11. The electron emission display device of claim 10, wherein the driving unit applies pulses with the first voltage and a third voltage lower than the first voltage to the cathode electrodes while applying the second voltage to the gate electrode, and the amount of electrons emitted from the electron emission regions is determined by a period of time during which the third voltage is applied to the cathode electrodes.
12. The electron emission display device of claim 9, further comprising a focusing electrode formed over the gate electrodes to receive 0V or a negative voltage.
13. The electron emission display device of claim 9, further comprising a black layers disposed between the phosphor layers.
Description
CROSS REFERENCE TO RELATED APPLICATION

This application claims priority to and the benefit of Korean Patent Application No. 10-2005-0056825 filed on Jun. 29, 2005 in the Korean Intellectual Property Office, the entire content of which is incorporated herein by reference.

BACKGROUND OF THE INVENTION

1. Field of the Invention

The present invention relates to an electron emission device, and in particular, to an electron emission device which prevents the luminance from being varied when displaying moving images by inhibiting the delay of emission.

2. Description of Related Art

Generally, electron emission devices are classified into those using hot cathodes as an electron emission source, and those using cold cathodes as the electron emission source. There are several types of cold cathode electron emission devices, including a field emitter array (FEA) type, a metal-insulator-metal (MIM) type, a metal-insulator-semiconductor (MIS) type, and a surface conduction emitter (SCE) type.

The FEA type of electron emission device is based on the principle that when a material having a low work function or a high aspect ratio is used as an electron emission source, electrons are easily emitted from the material due to the electric field in a vacuum atmosphere. A sharp-pointed tip structure based on molybdenum (Mo) or silicon (Si), or a carbonaceous material, such as carbon nanotube, graphite and diamond-like carbon, has been developed to be used as electron emission regions.

In common FEA type electron emission devices, cathode electrodes, an insulating layer and gate electrodes are sequentially formed on a first substrate, and openings are formed at the gate electrodes and the insulating layer. Electron emission regions are formed on the cathode electrodes within the openings. Phosphor layers and an anode electrode are formed on a surface of a second substrate facing the first substrate.

The cathode electrodes supply the electric current required for emitting electrons to the electron emission regions, and the gate electrodes control the electron emission using the voltage difference thereof from the cathode electrodes. The anode electrode receives a direct current (DC) voltage of several hundred to several thousand volts, and keeps the phosphor layers in a high potential state, thereby effectively accelerating the electrons emitted from the electron emission regions toward the phosphor layers.

Commonly, the gate electrodes are used as scan electrodes, and the cathode electrodes are used as data electrodes for carrying the image data.

Scan pulses are sequentially applied to the gate electrodes, and data pulses are selectively applied to the cathode electrodes corresponding to the gate electrodes receiving the scan pulses. Electric fields are formed around the electron emission regions at the pixels where the voltage difference between the two electrodes exceeds a threshold value, and electrons are emitted from the electron emission regions. The emitted electrons are attracted by the high voltage applied to the anode electrode, and collide against the corresponding phosphor layers, thereby light-emitting them.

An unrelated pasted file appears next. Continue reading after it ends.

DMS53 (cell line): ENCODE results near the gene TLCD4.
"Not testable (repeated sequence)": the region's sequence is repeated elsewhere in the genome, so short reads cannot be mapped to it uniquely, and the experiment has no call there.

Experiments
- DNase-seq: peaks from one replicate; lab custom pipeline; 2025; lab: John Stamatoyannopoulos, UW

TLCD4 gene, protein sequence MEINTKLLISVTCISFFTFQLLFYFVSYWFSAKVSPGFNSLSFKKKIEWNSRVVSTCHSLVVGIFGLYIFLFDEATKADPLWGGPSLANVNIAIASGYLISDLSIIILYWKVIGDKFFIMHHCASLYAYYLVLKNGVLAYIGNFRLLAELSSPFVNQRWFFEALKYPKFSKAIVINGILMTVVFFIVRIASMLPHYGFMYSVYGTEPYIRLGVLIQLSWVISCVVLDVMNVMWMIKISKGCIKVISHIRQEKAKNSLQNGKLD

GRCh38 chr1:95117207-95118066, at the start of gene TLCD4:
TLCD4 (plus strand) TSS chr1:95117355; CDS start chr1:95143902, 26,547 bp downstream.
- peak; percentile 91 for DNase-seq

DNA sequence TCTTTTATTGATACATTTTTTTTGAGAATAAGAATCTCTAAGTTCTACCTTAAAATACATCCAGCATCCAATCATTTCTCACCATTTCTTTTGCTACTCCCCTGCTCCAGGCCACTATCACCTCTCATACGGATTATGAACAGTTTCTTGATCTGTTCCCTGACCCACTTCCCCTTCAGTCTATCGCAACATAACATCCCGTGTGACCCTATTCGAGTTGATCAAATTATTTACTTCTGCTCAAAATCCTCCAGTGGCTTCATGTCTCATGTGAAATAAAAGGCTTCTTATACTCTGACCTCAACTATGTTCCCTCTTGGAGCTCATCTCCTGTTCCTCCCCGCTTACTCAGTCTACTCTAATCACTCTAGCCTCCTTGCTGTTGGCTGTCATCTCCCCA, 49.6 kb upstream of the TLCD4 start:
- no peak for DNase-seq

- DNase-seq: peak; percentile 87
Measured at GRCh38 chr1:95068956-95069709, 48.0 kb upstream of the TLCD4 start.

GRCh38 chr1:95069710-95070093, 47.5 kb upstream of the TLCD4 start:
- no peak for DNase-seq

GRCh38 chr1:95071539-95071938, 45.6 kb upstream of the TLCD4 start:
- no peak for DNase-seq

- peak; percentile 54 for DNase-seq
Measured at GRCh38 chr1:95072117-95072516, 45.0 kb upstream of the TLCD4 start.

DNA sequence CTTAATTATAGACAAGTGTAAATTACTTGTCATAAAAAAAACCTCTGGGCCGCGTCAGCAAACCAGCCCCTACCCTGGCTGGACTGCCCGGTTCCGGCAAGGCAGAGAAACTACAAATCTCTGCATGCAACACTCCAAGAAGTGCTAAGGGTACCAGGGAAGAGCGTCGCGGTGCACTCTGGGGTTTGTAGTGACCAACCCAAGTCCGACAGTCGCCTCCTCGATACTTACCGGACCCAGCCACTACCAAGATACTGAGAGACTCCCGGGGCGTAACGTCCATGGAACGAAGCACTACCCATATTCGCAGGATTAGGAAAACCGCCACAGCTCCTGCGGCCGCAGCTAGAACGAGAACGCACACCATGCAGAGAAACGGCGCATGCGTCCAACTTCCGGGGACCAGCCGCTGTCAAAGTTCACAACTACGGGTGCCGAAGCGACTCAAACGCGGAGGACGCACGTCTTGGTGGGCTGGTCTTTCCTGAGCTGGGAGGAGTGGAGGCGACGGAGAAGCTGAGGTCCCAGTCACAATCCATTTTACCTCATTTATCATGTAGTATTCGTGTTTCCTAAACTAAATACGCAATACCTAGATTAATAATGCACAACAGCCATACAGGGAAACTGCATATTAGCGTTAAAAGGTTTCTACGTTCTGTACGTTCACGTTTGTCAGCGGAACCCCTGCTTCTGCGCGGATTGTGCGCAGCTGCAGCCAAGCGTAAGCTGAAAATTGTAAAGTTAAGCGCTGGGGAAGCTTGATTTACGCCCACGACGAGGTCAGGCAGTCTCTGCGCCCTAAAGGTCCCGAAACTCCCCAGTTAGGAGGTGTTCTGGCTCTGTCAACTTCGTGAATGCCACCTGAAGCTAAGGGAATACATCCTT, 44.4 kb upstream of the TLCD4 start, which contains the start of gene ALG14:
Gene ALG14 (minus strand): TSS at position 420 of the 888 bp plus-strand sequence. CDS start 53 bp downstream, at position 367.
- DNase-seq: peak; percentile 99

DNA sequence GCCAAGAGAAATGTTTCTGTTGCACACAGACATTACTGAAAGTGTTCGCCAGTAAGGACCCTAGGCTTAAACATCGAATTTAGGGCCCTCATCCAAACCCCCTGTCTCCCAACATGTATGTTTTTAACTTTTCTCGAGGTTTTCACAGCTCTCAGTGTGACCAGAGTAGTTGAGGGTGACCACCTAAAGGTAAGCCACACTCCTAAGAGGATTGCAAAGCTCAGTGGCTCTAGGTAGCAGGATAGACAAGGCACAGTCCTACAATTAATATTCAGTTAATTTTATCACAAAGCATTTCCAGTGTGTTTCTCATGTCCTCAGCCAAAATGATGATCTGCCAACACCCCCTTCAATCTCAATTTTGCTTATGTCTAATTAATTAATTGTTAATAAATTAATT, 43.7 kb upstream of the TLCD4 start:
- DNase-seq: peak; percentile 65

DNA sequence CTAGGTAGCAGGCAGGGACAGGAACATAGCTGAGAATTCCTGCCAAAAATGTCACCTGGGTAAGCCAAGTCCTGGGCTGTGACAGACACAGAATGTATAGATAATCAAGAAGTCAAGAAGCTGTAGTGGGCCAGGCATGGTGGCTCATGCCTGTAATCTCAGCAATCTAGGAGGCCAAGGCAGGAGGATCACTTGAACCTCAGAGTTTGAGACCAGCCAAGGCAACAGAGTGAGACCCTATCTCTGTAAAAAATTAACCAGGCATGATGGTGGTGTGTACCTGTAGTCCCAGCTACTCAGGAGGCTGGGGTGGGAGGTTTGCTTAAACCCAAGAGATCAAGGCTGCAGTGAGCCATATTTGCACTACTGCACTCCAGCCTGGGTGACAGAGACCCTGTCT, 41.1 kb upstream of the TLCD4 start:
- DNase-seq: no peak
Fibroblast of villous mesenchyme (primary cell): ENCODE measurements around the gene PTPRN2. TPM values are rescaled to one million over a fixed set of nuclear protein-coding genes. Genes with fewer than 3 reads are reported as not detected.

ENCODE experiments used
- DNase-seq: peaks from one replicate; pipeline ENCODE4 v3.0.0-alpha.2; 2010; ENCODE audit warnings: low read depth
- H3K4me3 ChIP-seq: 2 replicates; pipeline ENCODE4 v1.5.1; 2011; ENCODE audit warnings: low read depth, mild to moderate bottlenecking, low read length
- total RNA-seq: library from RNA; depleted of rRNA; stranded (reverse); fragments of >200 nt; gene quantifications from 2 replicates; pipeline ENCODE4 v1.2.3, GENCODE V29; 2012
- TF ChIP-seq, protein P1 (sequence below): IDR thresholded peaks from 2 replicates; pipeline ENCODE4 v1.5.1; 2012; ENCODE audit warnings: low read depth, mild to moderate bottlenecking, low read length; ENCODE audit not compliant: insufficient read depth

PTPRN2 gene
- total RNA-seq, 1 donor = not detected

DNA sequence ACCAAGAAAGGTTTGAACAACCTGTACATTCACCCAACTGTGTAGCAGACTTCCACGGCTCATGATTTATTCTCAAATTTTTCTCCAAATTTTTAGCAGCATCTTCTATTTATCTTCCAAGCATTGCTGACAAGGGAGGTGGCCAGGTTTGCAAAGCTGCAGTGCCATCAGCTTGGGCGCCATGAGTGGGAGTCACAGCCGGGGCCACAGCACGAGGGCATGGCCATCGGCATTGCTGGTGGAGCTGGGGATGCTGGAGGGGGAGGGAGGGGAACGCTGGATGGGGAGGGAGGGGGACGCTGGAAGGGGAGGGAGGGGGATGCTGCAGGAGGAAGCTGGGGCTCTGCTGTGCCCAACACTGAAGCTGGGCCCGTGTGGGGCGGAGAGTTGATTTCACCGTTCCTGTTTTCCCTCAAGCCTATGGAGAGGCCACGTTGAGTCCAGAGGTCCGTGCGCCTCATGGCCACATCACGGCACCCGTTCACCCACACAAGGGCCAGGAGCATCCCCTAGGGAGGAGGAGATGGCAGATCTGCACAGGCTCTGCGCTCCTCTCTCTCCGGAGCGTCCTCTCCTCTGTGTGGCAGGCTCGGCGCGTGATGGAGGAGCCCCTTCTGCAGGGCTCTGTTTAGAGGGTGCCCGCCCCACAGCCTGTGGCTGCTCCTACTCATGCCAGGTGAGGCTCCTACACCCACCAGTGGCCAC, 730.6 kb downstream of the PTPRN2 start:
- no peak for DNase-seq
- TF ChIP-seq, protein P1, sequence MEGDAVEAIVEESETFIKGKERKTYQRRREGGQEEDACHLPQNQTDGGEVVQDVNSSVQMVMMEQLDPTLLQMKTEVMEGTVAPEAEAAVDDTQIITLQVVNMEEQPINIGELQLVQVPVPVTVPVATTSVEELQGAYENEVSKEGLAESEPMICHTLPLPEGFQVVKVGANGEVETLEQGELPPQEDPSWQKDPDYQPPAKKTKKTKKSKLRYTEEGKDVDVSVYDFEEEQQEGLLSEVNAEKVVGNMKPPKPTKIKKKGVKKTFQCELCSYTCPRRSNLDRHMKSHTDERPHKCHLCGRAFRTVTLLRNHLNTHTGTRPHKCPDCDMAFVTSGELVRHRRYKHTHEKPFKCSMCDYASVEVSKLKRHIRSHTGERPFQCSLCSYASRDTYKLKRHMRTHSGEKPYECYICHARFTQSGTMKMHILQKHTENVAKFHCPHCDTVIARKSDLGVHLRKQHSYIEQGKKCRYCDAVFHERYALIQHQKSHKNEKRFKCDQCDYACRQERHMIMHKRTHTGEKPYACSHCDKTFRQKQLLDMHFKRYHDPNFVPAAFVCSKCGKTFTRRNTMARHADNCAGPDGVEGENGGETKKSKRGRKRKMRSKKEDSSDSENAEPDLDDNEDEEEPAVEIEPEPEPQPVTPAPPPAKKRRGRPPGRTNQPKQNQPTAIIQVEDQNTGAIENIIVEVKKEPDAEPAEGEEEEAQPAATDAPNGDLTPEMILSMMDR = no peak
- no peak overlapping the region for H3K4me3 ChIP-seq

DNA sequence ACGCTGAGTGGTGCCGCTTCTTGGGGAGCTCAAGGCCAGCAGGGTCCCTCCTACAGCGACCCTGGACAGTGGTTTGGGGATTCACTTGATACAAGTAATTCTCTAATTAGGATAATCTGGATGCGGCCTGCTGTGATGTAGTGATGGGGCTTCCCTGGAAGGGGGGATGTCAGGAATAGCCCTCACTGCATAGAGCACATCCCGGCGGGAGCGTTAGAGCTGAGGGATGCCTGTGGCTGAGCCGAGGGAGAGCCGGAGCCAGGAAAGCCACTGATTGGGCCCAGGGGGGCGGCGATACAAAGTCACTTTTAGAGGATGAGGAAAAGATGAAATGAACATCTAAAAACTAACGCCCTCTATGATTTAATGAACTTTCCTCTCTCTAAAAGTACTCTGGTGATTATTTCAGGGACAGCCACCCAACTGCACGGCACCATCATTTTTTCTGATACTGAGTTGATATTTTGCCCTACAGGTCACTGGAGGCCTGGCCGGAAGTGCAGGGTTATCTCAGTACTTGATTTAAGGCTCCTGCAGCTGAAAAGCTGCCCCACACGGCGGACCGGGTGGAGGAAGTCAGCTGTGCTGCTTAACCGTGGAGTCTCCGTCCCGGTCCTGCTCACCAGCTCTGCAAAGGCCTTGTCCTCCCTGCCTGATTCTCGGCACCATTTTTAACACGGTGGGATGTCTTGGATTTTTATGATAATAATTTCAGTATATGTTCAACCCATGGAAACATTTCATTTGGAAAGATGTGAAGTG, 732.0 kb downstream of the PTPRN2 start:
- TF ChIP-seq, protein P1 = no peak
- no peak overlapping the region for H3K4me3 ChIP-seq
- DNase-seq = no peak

With common electron emission devices, when the presence and the amount of electron emission are quickly and correctly controlled in accordance with the driving signals applied to the cathode and the gate electrodes, accurate displaying in accordance with image signals can be accomplished. The amount of electron emission is observed by the emission current reaching the anode electrode. The amount of electron emission and the emission current will hereinafter be used interchangeably.

The above problem can be exacerbated when the electron emission device displays moving images or the images are shifted while inducing considerably large-scaled variation in the emission current. For instance, when the images are shifted from the black mode to the white mode, the emission current should be quickly recovered in accordance with the driving signals. Otherwise, the luminance is deteriorated at the initial section of the white mode.

Rectangular wave pulses are typically applied to the cathode and the gate electrodes. The rectangular wave pulses involve relatively high voltages, and the larger the number of pixels involved, the shorter the application period of the ON time becomes. A signal distortion may result from a delay in the driving signals due to the parasitic capacitance generated at the crossed regions of the cathode and the gate electrodes, or from the internal resistance of the cathode and the gate electrodes. The delay of the driving signals results in an emission delay, and deteriorates the display quality.

SUMMARY OF THE INVENTION

In one exemplary embodiment of the present invention, an electron emission device inhibits the emission delay to reduce or minimize the luminance deterioration in displaying moving images and enhances the display quality. Another exemplary embodiment relates to a method of driving the electron emission device.